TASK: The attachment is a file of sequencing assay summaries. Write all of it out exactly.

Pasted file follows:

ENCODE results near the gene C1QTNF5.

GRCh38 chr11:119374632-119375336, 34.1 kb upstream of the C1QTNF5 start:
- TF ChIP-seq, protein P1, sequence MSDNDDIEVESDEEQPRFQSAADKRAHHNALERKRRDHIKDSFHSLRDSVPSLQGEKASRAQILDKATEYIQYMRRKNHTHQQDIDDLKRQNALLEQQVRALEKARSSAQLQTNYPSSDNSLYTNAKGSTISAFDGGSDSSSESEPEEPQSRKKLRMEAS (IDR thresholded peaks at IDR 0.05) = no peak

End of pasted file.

ENCODE results near the gene C1QTNF5.

GRCh38 chr11:119374632-119375336, 34.1 kb upstream of the C1QTNF5 start:
- TF ChIP-seq, protein P1, sequence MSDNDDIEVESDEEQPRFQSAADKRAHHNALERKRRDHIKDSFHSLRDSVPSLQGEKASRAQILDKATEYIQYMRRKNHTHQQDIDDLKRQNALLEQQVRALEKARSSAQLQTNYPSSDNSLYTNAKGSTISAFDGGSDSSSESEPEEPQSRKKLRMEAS (IDR thresholded peaks at IDR 0.05) = no peak